Pain of pruning

But don't jump to unwarranted conclusions

Issue: "The gay getaway," May 2, 1998

The lilac bush outside our kitchen window this month is spilling its lavender and olfactory glory as none of us remember in recent years. So I asked my wife how she explained such an unexpected extravagance.

"It's the pruning," she said. But she said it with a tone that told me she was talking about a great deal more of life than the lilac bush.

In fact, some time earlier she had been pretty severe with the old bush. Her judgment is better than mine on such matters, but even so, I had winced at how many severed branches got carried up the driveway for the refuse pile. Would the lilac bush, which had already shown signs of bad wear when we bought this house 21 years ago, survive?

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It not only survived, but flourished. And the reason I knew that my wife was thinking of much more than the lilac bush after having whacked away with such confidence was that together in recent months we too had experienced more of the Lord's pruning knife than we had in a long time-and together we had also seen how such pruning tends to yield the best blossoms in memory.

Still there's puzzlement, and an unanswered question, that hangs over such situations. Does God's pruning represent punishment for specific matters we've given too little attention to, or is the pruning just his routine annual trimming to keep things ship-shape? The question perplexes individuals and families (like Job and his wife), but it can confuse whole societies and nations as well. All of us, unlike lilac bushes, have hearts, souls, and consciences that tend to ask incessantly, "What is God doing? The promise of blossoms notwithstanding, what do these painfully sharp blades mean right now?"

The answers to such questions do not come easily. Indeed, they do not come at all to people who ask with arrogance or a sense of having the right to know. If you want the answers, you'd better get in the right posture. Like Job, you need to discover that the right posture means kneeling-or maybe even falling flat on your face.

Too often, instead, as we evangelical Christians in North America are called on painfully to watch a few of our past comforts disappear over the horizons of history, we've responded like spoiled children. We've yelped and yapped about everything that's wrong "out there"-when maybe what is called for is a little pensive introspection about changes God wants to bring about in our own hearts. We see his pruning knife at work and can imagine only that it is intended for the wicked rebels, when if we were attentive to his voice we would see how it is meant to spruce up our own performance in his kingdom.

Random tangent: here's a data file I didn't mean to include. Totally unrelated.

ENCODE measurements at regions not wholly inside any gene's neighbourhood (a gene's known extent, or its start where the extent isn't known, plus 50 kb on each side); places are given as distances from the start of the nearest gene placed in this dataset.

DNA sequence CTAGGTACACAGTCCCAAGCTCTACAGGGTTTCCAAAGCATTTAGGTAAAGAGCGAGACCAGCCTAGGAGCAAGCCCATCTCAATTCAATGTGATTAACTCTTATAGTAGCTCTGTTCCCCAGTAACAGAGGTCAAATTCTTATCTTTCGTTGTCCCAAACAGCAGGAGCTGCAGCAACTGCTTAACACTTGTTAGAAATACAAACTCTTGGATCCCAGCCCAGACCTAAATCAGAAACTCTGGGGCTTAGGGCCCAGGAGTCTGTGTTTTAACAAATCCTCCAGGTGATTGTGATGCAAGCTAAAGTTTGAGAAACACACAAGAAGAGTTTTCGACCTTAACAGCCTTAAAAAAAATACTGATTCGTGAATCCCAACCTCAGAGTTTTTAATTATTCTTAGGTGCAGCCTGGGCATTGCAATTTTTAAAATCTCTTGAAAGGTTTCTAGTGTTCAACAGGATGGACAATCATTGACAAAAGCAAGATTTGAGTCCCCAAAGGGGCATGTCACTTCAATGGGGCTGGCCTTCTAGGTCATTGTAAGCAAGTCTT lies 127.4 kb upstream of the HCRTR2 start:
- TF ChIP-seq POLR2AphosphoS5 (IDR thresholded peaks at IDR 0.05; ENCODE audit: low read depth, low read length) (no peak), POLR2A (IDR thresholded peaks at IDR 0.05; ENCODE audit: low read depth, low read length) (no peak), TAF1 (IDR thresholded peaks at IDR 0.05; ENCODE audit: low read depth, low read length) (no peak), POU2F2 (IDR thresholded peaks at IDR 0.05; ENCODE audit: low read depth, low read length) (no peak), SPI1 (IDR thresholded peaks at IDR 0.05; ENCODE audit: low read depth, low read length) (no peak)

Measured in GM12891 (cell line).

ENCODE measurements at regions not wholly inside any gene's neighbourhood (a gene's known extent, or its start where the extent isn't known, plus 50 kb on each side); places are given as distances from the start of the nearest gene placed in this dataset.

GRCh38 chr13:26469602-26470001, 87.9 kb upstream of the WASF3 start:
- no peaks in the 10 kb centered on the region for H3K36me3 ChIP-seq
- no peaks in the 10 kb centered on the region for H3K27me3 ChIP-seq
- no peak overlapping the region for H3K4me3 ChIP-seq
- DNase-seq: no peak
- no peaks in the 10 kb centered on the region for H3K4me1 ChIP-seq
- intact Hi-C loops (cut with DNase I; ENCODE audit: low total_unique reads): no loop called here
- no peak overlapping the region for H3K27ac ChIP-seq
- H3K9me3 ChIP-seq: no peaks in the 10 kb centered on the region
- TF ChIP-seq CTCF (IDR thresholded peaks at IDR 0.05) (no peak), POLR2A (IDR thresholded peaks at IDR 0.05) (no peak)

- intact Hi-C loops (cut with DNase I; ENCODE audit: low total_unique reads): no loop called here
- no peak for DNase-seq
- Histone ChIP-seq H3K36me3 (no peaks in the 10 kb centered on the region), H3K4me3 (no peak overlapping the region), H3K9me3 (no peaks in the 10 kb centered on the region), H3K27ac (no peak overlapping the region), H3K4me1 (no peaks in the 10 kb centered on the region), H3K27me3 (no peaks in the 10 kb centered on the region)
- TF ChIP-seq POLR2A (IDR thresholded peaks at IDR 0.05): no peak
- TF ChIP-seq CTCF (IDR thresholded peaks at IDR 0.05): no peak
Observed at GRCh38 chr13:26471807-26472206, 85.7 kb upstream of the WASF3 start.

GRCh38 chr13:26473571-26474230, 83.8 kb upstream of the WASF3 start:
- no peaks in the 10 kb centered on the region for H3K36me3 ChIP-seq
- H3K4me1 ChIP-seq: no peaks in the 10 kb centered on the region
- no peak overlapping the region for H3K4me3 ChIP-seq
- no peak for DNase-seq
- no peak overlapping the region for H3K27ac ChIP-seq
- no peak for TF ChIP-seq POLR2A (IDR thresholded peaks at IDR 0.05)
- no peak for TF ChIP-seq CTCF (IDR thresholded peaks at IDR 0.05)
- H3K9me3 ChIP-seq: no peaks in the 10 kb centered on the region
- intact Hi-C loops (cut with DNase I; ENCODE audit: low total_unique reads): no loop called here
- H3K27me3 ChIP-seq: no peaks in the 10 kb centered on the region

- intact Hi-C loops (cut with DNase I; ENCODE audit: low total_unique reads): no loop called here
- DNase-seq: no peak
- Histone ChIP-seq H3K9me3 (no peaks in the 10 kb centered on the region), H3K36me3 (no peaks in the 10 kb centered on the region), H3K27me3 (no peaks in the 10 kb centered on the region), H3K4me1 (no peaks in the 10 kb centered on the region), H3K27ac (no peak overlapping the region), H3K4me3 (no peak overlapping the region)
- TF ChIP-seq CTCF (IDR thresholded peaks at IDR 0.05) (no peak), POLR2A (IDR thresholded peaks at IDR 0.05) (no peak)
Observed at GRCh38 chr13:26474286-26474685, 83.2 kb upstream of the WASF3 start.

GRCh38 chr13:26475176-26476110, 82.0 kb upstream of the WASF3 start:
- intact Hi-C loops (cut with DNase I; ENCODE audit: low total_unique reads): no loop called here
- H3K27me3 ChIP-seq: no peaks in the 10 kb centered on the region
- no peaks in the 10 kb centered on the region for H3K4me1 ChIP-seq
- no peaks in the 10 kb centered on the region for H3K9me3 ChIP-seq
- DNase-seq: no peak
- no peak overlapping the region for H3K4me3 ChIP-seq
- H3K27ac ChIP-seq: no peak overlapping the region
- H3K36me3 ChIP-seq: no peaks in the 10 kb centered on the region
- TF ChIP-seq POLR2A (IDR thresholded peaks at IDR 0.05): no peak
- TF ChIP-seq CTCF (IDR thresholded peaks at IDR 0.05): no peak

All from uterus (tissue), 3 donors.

Now mind you that when any particular piece of God's pruning occurs, it may appear at first glance to be impossibly messy. A winter storm that came through our city a couple of months ago took a terrible toll on all kinds of trees in the area; the devastation, even in a setting as well manicured as the Biltmore Estate, was not pretty for a number of weeks. Yet now, for miles around, the whole forest system has been pruned in a maxi-manner, and thousands of acres have been freed of weakened and inferior stock. We're left with the hardiest of the hardy. Not the way we would have done it? Of course not. But the fact is that had it been left to our near-sighted scheduling, we never would have done it at all.

Perhaps it's because of what we perceive as a very messy process that our vision gets so clouded. In such circumstances, when you see God's "terrible swift sword" falling but you can't quite figure out what's going on, I suggest a simple order of exploration:

(1) Resist the almost automatic temptation to presume God is pruning someone else. He may be, of course-but God is also big enough to be doing several things at once. So it's good to ask him first whether what he's doing is intended for your own instruction, no matter how other-directed it may first appear.

(2) Confess your own sins. Identify those ugly and deformed branches you're finally willing now to have whacked off, and ask God to get on with it.

(3) Speak the truth in love to those you think are also doing wrong. Your faithfulness in doing so may be God's means of pruning someone else who needs it. Your faithlessness in avoiding such a task may leave that person an ugly and unfruitful bush.

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